What I Know For Sure About Learning



Thanks to Jackie at Room 213 for organizing this blog hop!



It's so true, right?  When I think about my own experiences as a learner, the times that I made the most profound instructional gains were when I felt that my teacher truly knew me and believed in me as a student.  That's why I believe that the best learning always occurs when students feel a connection with their teacher...when they know that their teacher cares about them as a person.  

If you're reading this, then you already know that students don't care a bit about what they are being taught until they know that their teacher cares a bit about them.  Any teacher checking out a blog about learning and instruction is one who is invested in their profession.  So, the ideas that I'm about to share are probably not new...in fact, I bet you have a few ways that you build caring and compassion into your own instruction that I'd love to read about!  However, I hope that these ideas remind us all about why we became teachers in the first place.  

We love learning.  

We love students.  

And showing them both each day is what matters.

How often do you hand back a piece of student work to see them quickly scan for the grade and then toss it into a folder...or worse the garbage?  That's why I love writing students fun notes on their papers.  Instead of "good job," I like to write comments that show I know and care about them, like "Wow, use figurative language in your writing as well as you shoot 3-pointers!"

I'm a huge fan of making positive phone calls home.  They're such a wonderful way to build positive relationships with students and their families.  You can read all about it HERE.  

I love watching my students excel in the classroom, but for many of them their true talents are on display at the band concert, or on the soccer field, or during the school play.  That's why I try to reserve at least one night a month to attend students' extracurricular activities.  There's nothing better than the connection between that student and I the next day in class!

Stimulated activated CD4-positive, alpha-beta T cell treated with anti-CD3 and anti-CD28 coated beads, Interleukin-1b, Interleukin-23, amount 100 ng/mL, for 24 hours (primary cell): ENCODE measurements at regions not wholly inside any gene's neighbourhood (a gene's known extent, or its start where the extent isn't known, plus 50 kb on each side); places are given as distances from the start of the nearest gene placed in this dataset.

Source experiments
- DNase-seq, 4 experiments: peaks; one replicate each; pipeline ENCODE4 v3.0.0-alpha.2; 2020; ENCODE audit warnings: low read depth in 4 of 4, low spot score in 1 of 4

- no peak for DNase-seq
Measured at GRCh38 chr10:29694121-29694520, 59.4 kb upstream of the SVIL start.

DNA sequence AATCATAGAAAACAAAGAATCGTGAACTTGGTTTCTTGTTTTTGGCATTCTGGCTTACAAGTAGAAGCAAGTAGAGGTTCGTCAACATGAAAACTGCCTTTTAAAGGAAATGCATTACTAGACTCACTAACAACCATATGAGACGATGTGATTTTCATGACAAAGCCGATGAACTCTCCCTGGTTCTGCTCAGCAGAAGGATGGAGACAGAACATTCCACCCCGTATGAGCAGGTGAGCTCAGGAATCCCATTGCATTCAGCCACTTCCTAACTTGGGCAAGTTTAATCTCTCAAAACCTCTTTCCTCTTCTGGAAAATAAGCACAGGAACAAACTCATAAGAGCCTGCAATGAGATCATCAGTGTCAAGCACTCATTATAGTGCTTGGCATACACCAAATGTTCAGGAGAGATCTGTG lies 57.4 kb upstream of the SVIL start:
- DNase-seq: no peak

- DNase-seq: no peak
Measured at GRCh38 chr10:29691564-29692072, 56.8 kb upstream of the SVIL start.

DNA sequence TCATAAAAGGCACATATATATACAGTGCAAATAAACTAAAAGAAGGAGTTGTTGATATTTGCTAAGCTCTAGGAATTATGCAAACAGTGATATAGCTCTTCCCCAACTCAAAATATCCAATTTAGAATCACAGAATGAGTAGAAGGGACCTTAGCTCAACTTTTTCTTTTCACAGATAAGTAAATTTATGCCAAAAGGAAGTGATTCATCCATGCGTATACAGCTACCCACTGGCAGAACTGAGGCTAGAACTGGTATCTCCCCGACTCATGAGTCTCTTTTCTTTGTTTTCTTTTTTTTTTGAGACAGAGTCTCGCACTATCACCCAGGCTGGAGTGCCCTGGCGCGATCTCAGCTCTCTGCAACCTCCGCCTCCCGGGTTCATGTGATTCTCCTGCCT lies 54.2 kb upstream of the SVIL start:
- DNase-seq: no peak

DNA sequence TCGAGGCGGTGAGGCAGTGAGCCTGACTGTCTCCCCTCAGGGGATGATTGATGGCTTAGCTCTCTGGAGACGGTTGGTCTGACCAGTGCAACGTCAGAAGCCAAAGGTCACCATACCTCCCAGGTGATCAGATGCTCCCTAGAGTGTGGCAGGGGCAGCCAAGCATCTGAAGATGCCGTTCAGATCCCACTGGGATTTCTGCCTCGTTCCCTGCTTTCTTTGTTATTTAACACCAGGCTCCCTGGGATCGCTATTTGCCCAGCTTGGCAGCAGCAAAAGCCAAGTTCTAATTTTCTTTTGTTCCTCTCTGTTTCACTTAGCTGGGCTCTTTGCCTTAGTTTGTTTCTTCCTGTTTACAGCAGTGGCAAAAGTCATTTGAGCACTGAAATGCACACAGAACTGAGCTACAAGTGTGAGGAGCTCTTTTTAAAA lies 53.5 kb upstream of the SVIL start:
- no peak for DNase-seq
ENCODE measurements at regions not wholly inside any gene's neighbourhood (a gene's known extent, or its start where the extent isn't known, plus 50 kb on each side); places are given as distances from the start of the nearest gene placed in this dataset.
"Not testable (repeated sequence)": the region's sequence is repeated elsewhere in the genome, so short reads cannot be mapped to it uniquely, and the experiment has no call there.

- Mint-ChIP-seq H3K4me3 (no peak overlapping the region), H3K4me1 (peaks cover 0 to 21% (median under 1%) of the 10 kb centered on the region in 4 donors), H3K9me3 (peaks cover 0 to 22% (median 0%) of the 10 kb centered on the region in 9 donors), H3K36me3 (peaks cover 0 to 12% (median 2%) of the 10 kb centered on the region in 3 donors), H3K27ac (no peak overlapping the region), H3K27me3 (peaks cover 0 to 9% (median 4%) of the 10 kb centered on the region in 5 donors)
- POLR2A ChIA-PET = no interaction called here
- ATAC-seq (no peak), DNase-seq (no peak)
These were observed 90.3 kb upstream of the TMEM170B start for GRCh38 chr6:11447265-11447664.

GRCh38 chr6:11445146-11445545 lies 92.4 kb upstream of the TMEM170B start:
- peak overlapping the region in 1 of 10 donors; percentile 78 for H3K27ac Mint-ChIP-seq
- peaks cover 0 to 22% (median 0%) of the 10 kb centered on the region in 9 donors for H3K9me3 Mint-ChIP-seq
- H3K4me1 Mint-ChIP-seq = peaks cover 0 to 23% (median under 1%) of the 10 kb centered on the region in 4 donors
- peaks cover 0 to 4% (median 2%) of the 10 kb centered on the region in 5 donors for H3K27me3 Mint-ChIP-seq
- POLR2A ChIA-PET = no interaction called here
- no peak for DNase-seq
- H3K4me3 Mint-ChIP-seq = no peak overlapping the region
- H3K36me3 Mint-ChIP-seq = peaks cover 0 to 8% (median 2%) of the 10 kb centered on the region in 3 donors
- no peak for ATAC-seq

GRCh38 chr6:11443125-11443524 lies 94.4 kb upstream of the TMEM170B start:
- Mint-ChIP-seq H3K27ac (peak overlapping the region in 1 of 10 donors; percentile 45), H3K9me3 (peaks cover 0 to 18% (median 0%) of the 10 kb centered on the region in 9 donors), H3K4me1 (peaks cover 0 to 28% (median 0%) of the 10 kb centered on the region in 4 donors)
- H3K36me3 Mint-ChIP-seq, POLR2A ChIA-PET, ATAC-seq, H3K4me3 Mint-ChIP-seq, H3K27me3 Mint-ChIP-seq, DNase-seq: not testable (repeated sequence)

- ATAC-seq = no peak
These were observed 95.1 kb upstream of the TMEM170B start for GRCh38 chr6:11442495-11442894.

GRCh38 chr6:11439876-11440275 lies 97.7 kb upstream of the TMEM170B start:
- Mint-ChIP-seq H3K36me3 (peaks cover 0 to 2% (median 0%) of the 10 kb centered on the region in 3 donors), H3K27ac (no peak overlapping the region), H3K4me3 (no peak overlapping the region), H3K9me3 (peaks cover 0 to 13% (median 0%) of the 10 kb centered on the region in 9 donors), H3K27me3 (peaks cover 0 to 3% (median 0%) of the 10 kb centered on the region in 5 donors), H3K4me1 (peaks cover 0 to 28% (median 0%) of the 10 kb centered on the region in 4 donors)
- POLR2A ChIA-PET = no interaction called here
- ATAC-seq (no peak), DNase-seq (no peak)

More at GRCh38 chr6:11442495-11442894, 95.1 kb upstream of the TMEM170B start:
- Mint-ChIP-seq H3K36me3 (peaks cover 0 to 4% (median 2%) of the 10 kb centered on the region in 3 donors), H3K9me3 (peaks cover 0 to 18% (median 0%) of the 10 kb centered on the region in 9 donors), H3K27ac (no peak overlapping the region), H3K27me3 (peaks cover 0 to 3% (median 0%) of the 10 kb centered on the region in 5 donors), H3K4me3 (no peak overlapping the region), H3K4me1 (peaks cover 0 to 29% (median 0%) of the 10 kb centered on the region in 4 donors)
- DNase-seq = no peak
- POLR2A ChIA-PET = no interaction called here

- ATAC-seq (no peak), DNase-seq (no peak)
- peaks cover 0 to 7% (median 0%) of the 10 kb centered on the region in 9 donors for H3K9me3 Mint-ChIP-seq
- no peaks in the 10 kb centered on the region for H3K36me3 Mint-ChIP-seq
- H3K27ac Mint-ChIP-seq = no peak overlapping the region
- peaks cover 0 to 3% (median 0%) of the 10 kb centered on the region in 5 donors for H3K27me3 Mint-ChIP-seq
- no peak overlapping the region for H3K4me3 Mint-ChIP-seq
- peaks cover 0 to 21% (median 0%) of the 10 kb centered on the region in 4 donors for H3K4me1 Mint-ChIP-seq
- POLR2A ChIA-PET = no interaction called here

I've always heard that the best way to get your own children to listen is to whisper your message within their earshot to someone else.  I like applying the same technique with students.  When talking with colleagues I love to brag about individual students within earshot of them.  Spreading the word about the great things kids are doing is super important!

When the bell rings at the start of each class, I'm at the door to greet my students.  I love giving them the impression that I can't wait to see them.  It sets the tone for a caring classroom before the class even begins!

On the first day of school I let my students know that I will be holding them to the highest behavior and academic standards.  I want them to achieve beyond anything they have ever done before.  That means that there are classroom management procedures in place.  It also means that they might be redoing their work to meet my standards.  This is the "tough love" part of showing them that I care.

OK, this may be obvious, but I'll never forget when I was student teaching and my supervising teacher kept telling her students day-after-day how much she loved them.  I was in awe of this.  I've followed her lead and tell my students how much I care about them and my profession all the time...even when I'm stressed and tired and overwhelmed.